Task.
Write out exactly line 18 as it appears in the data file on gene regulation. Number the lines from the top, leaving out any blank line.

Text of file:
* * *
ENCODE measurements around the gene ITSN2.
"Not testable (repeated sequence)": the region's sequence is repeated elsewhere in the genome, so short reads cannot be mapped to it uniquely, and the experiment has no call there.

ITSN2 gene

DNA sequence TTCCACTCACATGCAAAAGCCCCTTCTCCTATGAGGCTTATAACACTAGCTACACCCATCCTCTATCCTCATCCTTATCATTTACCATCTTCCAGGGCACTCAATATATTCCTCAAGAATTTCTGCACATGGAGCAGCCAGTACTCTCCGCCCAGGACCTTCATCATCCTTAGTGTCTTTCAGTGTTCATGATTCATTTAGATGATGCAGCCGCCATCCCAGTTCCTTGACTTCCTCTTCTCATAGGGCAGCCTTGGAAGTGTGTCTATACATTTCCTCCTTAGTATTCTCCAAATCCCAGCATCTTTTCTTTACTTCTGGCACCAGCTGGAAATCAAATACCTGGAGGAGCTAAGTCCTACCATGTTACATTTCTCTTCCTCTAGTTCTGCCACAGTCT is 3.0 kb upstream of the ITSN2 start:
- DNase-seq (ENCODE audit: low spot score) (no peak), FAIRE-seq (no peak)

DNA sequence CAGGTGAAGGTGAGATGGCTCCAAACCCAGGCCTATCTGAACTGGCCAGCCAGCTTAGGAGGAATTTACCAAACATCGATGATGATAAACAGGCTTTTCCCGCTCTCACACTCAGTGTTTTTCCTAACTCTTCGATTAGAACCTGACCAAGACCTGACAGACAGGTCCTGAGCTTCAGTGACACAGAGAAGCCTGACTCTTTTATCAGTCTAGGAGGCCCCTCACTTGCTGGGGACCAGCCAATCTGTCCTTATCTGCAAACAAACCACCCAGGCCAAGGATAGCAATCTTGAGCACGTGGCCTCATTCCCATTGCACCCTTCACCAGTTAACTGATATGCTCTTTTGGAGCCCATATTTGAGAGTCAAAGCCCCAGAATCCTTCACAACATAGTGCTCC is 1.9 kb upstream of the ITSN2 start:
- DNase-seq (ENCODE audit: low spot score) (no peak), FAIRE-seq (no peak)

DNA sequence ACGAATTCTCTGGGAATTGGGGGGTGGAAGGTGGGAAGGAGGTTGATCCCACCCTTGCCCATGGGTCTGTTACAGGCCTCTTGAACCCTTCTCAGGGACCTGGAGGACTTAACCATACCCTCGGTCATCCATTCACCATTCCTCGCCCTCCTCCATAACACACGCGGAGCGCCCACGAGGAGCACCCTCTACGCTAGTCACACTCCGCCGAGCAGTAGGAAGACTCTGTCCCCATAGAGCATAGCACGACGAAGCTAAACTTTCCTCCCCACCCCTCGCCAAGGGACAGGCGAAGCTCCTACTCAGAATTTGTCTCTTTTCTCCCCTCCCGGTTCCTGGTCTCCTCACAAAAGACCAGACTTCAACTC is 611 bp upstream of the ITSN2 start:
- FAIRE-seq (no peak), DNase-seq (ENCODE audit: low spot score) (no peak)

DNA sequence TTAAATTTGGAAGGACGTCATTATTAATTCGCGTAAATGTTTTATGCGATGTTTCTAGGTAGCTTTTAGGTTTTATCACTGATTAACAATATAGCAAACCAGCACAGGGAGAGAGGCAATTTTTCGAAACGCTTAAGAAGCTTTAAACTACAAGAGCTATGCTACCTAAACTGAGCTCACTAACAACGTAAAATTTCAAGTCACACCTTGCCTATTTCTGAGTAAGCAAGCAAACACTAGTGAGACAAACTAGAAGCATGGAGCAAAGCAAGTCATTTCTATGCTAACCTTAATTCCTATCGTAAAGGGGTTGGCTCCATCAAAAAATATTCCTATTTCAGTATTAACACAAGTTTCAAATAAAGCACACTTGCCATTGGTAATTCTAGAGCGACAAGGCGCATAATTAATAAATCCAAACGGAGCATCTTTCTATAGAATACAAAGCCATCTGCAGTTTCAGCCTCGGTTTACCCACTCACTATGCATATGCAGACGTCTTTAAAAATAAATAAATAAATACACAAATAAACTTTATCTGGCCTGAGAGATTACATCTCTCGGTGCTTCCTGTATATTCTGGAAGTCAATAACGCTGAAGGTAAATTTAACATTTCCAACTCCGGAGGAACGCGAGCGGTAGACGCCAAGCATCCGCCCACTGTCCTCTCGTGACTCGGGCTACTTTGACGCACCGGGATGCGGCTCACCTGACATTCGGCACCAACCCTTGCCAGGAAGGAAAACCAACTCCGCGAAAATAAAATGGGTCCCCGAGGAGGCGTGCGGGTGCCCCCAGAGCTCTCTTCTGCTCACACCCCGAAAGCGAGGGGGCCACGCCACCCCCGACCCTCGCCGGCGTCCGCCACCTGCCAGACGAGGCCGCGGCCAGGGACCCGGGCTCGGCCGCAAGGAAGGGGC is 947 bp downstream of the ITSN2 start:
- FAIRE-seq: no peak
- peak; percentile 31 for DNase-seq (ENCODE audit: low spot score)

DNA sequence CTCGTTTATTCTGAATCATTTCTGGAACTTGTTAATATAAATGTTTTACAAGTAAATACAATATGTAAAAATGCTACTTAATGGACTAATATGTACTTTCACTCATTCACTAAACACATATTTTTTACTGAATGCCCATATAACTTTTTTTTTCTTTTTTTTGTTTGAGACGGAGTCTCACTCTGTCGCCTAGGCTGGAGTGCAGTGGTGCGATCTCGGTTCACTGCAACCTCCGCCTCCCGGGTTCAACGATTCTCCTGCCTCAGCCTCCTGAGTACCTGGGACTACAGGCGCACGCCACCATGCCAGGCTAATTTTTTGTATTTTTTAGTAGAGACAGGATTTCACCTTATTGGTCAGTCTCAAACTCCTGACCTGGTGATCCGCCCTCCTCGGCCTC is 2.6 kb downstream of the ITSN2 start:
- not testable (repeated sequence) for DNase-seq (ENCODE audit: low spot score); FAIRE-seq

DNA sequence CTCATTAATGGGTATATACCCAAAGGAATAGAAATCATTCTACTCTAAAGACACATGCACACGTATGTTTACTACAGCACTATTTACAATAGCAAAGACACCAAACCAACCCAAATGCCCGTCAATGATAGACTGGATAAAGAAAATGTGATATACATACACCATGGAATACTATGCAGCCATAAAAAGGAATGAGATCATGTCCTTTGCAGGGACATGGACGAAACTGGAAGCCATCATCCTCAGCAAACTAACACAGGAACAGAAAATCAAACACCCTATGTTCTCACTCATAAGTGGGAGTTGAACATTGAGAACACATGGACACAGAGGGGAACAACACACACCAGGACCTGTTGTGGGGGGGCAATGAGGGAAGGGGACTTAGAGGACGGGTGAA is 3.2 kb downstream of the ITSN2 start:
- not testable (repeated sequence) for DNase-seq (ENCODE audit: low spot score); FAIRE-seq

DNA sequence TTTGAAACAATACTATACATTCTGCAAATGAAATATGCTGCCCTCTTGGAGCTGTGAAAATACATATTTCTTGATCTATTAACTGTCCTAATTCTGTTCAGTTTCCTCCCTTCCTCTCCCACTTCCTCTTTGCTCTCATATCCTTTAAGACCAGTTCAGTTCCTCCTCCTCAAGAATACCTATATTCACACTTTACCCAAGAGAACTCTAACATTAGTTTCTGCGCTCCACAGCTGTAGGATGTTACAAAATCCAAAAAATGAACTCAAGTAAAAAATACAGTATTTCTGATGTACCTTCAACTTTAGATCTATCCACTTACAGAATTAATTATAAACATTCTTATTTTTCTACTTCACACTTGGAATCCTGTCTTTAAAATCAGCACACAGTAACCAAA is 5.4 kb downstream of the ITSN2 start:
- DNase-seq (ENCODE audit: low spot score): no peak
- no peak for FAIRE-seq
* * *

- DNase-seq (ENCODE audit: low spot score): no peak